Face Maskson trains and buses
Since June 15th 2020, you need to wear a face covering on buses and trains in England and Scotland. And from 27th July a three layer mask is mandatory in Wales on buses, trains, and taxis. This is to help reduce the risk of spreading coronavirus. Research suggests wearing some cloth over your mouth and nose helps protect other people you come into contact with if you happen to be infectious. It doesn't need to be complicated. You can easily buy or make your own non-surgical face masks. We've put together a few tips and ideas about travelling safely and comfortably by public transport. Network Rail have summarised the advice: "Travel at quieter times. Wash your hands. Wear a face covering." And thanks to LNER for the pictures of their new face masks featuring regional images (see 3 below).
1. What are the rules about face masks on public transport?
Face coverings are now compulsory on buses, trains and ferries in England and Scotland (and also in Wales, where they need to have three layers). You now need to wear them inside stations too. It’s particularly important when a carriage or platform is crowded. If you don’t follow the rules, you might not be allowed to travel.
- Does everyone have to wear them? Some people are exempt, including children under 11 (under 5 in Scotland), people with disabilities or breathing difficulties.
- How can I prove I don’t need to wear one? Legally, you just need to tell whoever is enforcing the rules that you are exempt. But you might feel more comfortable with a printed card or badge.
- What about if I need a drink? No problem. The law says: “if you need to eat, drink, or take medication you can remove your face covering”.
2. Where can I get a face covering?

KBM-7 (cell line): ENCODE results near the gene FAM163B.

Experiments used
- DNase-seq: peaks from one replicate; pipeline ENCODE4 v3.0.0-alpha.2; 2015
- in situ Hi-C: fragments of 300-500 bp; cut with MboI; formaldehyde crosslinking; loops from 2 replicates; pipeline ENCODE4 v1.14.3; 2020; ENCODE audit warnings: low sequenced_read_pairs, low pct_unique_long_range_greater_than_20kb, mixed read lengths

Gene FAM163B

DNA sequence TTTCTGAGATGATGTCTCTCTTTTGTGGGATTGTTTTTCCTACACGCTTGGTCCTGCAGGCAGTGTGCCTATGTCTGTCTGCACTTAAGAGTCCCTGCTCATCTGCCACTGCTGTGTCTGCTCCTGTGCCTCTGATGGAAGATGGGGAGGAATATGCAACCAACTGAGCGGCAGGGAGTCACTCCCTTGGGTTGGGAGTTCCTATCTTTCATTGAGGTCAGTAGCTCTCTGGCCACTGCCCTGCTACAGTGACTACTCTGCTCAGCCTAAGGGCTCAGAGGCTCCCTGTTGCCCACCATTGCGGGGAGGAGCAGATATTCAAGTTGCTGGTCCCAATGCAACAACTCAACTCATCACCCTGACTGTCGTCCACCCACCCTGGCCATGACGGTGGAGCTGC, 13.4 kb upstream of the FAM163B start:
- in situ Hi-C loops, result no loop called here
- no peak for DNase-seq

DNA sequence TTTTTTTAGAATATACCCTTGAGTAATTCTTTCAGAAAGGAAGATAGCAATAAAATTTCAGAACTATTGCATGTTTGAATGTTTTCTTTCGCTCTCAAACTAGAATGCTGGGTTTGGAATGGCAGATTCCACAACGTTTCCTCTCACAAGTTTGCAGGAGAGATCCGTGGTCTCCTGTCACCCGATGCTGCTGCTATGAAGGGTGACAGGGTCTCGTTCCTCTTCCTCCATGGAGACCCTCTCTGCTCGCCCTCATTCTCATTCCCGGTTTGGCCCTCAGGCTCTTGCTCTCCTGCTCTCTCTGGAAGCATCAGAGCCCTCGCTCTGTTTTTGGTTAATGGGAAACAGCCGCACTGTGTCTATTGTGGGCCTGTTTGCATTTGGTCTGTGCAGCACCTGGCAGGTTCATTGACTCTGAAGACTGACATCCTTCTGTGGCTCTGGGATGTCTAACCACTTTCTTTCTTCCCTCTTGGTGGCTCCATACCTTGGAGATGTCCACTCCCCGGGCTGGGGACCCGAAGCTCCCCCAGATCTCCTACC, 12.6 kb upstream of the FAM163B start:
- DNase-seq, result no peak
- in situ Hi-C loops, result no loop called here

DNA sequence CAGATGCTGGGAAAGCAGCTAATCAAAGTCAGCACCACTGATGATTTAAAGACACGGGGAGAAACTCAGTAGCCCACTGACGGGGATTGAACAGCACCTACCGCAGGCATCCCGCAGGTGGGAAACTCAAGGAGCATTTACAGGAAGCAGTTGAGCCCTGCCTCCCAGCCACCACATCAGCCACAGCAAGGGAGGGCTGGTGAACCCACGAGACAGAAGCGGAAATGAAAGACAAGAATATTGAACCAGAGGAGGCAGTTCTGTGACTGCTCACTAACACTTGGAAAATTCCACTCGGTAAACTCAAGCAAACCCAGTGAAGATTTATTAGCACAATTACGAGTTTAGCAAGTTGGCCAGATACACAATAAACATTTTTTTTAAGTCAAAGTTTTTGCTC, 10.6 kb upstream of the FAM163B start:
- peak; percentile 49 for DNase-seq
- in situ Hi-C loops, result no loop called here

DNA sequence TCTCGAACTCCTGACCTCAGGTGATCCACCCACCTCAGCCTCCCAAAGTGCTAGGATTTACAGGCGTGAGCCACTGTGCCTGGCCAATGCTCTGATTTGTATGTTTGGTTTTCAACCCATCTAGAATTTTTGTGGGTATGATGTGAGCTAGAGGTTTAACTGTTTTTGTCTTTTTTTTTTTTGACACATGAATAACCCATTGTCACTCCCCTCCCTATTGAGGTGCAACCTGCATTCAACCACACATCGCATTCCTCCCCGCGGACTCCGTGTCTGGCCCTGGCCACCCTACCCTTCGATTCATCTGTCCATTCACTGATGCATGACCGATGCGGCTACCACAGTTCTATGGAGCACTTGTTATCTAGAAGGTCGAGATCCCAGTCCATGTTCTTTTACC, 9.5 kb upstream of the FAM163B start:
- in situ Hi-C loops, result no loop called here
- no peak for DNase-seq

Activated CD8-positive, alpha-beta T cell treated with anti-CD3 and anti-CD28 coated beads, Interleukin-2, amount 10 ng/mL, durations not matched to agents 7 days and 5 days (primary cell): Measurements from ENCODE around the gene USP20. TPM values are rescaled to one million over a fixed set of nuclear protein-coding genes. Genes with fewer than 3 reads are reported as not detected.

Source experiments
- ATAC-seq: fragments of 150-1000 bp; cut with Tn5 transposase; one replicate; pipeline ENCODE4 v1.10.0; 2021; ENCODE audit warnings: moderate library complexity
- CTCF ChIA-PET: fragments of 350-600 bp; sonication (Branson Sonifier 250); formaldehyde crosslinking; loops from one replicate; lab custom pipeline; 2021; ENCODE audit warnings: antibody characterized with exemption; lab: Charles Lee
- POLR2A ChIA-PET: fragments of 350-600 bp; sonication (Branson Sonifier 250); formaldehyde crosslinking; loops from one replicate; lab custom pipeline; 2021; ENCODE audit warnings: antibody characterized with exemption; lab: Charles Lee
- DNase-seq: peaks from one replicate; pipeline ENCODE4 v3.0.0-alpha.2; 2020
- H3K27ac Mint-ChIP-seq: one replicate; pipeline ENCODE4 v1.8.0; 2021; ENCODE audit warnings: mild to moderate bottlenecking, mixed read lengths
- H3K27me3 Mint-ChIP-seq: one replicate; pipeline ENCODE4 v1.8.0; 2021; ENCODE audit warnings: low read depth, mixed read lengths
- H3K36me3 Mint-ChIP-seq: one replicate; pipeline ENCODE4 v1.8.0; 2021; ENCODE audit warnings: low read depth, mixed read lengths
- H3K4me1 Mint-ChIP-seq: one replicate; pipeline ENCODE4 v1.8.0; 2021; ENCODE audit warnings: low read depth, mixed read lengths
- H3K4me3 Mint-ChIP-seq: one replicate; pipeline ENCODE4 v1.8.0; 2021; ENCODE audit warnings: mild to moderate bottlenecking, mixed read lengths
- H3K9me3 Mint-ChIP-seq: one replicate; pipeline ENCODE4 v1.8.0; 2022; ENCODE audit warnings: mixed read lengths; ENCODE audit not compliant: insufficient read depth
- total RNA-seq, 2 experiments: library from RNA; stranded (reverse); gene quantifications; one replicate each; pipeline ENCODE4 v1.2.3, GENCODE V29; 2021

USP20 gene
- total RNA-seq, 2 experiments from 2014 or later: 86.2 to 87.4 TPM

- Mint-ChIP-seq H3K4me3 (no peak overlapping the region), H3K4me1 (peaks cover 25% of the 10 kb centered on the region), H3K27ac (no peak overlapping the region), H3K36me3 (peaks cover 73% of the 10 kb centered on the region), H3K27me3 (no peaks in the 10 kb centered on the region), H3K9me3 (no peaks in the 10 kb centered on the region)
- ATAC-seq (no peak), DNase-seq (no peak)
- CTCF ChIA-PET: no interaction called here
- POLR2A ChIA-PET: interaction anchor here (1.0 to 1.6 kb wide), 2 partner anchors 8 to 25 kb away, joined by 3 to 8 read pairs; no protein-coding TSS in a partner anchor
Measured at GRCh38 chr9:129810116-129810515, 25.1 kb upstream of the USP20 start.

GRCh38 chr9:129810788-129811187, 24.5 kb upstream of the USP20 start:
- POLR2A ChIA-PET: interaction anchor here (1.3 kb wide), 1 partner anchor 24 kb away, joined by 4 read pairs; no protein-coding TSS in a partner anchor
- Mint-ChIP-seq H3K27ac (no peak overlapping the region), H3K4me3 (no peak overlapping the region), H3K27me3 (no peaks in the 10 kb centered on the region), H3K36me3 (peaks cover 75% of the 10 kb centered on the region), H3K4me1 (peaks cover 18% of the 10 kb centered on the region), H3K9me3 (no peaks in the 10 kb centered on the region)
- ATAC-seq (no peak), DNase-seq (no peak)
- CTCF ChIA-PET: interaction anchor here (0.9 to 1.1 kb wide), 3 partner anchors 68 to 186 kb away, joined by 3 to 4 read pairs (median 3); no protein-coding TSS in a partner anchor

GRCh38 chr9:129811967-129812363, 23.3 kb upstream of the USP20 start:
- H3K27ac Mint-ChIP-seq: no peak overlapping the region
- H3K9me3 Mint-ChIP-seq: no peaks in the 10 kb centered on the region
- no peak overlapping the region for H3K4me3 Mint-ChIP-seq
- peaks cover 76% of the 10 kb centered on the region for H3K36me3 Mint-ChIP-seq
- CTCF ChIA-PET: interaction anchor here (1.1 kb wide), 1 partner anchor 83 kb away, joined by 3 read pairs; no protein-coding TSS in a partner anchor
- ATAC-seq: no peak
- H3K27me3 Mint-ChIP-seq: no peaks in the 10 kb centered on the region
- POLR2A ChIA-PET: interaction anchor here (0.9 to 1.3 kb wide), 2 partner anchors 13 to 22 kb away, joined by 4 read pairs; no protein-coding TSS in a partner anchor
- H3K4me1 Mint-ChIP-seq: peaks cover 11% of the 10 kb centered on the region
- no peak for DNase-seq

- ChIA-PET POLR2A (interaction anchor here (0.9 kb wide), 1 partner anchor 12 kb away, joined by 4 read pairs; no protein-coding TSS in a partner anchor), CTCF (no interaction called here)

The new law talks about face coverings rather than face masks. You don’t need some kind of medical device. Any piece of cloth that covers your nose and mouth will do (except in Wales). Here are some ideas:
- Make your own. The BBC has suggested various ways, with or without sewing, to create your own face masks.
- Order them online. Several companies are now making bespoke and designer face masks (who knew they would be this summer’s must-have accessory?)
- Our current favourites are the non-profit family packs of ten for £25 from Baukjen. They are made from leftover bits of cotton in simple patterns and colours. They are soft, washable and have a wire you can bend round your nose to help them fit better.
- London-based Maskey are also a popular choice and are busy supplying vending machines that sell masks in stations and shopping centres. See 3 below for more ideas.
- Some train companies are still giving out disposable masks for free.
- The scarf or bandanna option. The most basic option is to wrap or tie a scarf or bandanna round your face. This sounds easy, but our experience suggests it can be tricky to keep it firmly and comfortably in place.